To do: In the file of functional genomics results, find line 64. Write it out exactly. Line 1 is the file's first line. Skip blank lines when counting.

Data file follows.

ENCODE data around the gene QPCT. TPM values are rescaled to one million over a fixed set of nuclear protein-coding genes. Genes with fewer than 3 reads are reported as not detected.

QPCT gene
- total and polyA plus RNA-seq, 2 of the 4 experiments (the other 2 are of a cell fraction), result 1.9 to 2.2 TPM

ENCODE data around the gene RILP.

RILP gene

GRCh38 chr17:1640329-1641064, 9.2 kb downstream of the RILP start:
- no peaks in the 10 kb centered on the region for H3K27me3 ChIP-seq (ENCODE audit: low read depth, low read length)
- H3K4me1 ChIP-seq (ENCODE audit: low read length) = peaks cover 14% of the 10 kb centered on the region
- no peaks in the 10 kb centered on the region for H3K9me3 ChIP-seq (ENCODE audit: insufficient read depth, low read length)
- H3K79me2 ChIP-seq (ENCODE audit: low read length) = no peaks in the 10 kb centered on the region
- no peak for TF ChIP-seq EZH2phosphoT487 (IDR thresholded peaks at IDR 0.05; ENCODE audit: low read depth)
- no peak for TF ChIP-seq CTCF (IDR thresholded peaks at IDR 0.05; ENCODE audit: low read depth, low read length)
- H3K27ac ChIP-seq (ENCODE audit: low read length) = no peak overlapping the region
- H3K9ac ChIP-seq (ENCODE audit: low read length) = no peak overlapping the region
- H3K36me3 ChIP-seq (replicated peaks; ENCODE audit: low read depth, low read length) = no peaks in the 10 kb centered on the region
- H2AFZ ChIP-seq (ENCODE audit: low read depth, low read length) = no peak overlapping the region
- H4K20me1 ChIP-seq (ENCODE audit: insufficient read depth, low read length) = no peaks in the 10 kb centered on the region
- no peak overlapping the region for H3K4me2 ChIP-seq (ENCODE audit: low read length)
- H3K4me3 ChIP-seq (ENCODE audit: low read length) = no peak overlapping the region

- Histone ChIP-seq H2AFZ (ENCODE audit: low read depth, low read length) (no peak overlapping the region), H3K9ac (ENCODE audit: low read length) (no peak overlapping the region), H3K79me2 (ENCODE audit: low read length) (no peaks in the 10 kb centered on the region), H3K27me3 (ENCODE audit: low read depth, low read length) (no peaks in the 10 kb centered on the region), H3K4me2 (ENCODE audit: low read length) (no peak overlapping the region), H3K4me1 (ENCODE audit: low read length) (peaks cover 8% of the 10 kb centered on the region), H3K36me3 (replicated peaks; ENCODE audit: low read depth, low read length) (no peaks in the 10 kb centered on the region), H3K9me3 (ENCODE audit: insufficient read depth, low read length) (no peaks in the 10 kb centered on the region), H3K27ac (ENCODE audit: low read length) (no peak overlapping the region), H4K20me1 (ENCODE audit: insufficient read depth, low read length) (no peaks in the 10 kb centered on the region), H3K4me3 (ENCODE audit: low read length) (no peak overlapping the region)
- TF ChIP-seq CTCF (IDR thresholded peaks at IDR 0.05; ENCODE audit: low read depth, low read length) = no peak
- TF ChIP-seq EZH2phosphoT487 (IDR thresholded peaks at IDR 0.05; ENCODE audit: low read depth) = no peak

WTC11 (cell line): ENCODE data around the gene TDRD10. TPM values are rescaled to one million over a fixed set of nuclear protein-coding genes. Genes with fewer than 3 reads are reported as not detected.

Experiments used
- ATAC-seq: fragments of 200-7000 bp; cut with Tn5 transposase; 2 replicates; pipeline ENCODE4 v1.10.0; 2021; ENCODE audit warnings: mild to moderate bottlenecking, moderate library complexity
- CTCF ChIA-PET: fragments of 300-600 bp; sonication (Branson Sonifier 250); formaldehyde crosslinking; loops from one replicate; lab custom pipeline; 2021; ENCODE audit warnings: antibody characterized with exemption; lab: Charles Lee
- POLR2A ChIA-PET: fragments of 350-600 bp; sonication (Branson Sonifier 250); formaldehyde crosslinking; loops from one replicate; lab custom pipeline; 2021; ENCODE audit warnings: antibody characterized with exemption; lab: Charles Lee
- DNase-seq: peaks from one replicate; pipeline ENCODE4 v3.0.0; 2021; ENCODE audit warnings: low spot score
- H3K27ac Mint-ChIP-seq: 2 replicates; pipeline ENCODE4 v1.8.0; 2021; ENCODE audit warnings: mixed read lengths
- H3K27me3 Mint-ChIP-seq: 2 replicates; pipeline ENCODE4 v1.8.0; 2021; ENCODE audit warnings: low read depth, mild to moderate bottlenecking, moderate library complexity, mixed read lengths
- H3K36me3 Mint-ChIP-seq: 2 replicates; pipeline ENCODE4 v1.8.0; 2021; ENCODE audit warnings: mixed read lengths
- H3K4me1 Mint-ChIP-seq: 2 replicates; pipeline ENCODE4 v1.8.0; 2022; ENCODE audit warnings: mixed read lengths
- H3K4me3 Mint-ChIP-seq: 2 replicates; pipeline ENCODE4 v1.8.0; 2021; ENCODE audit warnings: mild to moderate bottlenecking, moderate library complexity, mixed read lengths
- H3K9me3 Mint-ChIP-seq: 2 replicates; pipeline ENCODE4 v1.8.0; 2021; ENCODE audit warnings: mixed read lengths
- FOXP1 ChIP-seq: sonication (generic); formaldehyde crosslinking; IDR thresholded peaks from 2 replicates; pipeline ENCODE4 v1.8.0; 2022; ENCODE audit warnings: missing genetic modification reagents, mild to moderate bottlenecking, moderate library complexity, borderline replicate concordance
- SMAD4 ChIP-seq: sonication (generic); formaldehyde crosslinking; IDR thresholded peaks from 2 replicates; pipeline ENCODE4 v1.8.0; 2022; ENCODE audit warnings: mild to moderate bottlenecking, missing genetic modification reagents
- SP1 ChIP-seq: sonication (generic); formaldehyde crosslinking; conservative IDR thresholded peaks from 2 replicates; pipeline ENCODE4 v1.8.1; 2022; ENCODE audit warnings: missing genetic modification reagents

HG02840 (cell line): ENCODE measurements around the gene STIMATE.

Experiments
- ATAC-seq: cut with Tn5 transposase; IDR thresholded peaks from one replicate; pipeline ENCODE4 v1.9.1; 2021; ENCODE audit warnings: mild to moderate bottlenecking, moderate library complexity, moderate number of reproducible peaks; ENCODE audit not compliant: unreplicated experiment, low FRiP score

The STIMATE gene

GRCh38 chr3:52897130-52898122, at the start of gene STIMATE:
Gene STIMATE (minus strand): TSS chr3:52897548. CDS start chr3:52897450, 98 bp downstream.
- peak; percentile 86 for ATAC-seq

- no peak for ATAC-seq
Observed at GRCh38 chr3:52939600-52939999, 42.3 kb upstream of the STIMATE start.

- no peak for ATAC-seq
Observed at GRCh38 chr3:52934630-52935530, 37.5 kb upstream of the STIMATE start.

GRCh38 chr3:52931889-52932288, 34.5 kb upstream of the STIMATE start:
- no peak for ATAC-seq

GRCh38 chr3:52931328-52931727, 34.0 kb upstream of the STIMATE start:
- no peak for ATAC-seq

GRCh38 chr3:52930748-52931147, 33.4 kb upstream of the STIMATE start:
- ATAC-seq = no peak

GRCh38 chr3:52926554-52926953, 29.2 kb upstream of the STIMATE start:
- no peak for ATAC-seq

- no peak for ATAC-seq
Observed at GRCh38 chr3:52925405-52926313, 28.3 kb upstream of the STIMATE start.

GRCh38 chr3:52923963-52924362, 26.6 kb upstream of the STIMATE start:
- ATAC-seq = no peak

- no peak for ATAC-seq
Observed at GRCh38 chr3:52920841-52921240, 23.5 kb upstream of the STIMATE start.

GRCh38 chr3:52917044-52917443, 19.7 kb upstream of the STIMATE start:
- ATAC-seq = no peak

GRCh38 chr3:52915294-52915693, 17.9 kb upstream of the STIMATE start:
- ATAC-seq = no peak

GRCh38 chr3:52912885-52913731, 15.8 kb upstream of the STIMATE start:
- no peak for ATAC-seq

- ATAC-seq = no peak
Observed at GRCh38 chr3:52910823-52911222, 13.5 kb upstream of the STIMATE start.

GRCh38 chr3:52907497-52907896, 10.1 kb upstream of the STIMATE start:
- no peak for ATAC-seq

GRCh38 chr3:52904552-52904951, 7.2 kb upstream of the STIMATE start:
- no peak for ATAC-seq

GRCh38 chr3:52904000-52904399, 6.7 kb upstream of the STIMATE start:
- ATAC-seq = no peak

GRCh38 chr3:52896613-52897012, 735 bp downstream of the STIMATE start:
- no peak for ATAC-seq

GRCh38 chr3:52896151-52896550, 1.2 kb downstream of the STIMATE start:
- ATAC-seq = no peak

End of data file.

- ATAC-seq = no peak